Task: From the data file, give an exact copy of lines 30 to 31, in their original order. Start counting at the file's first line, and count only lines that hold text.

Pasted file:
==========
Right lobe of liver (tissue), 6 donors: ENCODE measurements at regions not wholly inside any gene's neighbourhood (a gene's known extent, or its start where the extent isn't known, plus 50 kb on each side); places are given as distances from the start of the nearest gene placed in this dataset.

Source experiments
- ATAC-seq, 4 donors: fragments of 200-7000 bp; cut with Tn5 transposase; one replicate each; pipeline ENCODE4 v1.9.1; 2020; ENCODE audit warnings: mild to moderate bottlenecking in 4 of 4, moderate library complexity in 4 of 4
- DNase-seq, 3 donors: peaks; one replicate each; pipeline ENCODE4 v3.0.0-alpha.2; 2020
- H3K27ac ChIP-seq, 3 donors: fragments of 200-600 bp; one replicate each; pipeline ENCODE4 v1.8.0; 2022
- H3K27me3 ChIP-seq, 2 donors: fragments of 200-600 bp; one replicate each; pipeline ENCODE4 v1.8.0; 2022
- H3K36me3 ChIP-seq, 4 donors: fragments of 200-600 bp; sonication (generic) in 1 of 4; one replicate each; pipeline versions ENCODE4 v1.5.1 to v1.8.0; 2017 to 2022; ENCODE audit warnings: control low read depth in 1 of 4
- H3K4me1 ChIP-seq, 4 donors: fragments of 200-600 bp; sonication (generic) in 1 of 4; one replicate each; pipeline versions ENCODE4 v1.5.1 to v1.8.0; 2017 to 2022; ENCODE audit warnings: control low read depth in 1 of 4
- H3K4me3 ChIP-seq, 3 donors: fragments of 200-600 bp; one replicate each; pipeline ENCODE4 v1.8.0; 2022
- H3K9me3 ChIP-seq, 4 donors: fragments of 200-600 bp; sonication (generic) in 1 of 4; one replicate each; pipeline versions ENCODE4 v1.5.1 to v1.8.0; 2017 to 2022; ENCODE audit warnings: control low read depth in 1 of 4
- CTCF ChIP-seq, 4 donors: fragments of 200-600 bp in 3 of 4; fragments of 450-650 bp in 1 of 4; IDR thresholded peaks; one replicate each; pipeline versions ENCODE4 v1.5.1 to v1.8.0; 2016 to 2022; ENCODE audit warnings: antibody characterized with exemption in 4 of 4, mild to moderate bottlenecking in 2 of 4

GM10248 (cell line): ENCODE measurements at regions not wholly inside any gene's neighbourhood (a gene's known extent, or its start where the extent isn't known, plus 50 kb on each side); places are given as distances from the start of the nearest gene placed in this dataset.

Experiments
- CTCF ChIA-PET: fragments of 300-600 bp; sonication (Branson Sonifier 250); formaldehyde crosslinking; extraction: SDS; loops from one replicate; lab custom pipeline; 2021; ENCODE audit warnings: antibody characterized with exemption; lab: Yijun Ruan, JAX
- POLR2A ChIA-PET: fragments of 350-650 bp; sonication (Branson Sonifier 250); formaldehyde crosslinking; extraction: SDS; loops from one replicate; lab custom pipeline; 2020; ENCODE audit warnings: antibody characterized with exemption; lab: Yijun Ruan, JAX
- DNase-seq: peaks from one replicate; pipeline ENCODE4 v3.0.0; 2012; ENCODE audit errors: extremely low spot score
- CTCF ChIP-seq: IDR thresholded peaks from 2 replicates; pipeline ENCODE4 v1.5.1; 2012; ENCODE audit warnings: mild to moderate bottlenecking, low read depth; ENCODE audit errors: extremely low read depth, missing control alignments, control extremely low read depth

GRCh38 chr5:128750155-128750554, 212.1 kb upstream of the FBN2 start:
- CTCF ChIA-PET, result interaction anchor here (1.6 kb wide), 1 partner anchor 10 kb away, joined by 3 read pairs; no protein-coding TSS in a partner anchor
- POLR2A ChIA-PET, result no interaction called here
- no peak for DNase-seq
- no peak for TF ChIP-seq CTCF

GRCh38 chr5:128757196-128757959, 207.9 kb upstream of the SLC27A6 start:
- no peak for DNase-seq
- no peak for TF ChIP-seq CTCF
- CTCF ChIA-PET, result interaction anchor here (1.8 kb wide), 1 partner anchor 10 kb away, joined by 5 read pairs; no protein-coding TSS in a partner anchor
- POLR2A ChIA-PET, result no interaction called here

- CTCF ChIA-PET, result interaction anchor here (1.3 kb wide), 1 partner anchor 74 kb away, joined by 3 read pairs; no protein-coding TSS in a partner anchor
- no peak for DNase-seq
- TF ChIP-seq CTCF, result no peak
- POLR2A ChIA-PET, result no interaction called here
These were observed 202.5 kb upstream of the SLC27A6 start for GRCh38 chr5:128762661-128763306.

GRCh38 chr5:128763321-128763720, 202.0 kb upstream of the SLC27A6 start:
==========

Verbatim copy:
- TF ChIP-seq CTCF, result no peak
- POLR2A ChIA-PET, result no interaction called here